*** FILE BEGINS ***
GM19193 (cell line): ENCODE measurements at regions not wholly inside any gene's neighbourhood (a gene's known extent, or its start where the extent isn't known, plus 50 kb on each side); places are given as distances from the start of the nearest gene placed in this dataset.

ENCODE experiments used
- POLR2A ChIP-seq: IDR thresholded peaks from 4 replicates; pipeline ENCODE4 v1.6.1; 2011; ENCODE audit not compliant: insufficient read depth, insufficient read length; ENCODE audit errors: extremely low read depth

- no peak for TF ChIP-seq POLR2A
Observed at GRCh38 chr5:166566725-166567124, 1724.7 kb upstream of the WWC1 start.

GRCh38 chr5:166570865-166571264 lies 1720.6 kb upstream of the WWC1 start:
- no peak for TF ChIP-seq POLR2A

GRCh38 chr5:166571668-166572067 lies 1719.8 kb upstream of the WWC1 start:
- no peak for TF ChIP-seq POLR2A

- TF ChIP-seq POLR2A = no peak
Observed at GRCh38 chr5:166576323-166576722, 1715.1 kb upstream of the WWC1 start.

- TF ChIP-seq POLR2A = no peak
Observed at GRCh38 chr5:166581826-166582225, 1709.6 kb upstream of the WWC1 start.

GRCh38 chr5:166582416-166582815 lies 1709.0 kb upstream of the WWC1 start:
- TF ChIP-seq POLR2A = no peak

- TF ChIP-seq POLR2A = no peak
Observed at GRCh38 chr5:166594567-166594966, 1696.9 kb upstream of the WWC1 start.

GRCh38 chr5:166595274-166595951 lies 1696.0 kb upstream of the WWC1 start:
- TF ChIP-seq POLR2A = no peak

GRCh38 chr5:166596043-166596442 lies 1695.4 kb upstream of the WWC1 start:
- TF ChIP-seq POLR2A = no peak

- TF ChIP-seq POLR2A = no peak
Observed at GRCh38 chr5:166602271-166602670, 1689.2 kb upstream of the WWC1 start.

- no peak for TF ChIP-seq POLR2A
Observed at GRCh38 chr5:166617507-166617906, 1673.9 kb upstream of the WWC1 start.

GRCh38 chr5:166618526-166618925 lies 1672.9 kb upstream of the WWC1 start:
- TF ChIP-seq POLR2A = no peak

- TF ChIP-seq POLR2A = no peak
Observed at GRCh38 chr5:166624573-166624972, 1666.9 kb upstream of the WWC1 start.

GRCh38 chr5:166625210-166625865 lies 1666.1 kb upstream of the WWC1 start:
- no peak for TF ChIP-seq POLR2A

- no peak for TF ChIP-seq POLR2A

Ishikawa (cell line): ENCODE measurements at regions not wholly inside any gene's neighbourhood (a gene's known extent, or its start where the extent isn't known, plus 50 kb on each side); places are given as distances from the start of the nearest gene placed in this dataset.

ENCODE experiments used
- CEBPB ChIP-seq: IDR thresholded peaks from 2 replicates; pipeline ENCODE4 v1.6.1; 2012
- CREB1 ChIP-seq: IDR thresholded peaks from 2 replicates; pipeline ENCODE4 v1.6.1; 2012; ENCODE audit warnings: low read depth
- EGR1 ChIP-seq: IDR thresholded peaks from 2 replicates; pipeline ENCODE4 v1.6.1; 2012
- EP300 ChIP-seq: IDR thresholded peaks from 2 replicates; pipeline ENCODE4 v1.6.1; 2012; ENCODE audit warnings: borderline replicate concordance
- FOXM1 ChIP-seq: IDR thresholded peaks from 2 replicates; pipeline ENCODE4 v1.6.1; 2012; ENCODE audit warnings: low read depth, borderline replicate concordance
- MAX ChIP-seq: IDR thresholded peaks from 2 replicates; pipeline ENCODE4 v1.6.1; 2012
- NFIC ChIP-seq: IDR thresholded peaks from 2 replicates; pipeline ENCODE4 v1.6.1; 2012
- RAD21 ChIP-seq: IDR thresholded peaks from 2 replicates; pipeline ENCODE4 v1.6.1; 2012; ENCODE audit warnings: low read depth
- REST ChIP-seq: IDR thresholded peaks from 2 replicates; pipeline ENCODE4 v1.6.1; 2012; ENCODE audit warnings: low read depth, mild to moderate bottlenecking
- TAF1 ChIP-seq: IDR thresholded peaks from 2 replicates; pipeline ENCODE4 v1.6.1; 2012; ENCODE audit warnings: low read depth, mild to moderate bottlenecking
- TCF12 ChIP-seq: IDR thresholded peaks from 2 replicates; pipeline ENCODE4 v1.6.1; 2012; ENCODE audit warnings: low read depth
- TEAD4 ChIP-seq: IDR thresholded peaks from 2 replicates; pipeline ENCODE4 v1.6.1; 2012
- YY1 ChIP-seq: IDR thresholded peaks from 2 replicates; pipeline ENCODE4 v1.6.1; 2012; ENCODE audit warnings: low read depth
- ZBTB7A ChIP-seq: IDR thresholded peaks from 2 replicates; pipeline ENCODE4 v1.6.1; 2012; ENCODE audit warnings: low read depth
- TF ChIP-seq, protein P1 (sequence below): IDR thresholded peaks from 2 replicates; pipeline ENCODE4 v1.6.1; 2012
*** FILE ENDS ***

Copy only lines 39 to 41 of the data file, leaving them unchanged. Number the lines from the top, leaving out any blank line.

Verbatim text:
- FOXM1 ChIP-seq: IDR thresholded peaks from 2 replicates; pipeline ENCODE4 v1.6.1; 2012; ENCODE audit warnings: low read depth, borderline replicate concordance
- MAX ChIP-seq: IDR thresholded peaks from 2 replicates; pipeline ENCODE4 v1.6.1; 2012
- NFIC ChIP-seq: IDR thresholded peaks from 2 replicates; pipeline ENCODE4 v1.6.1; 2012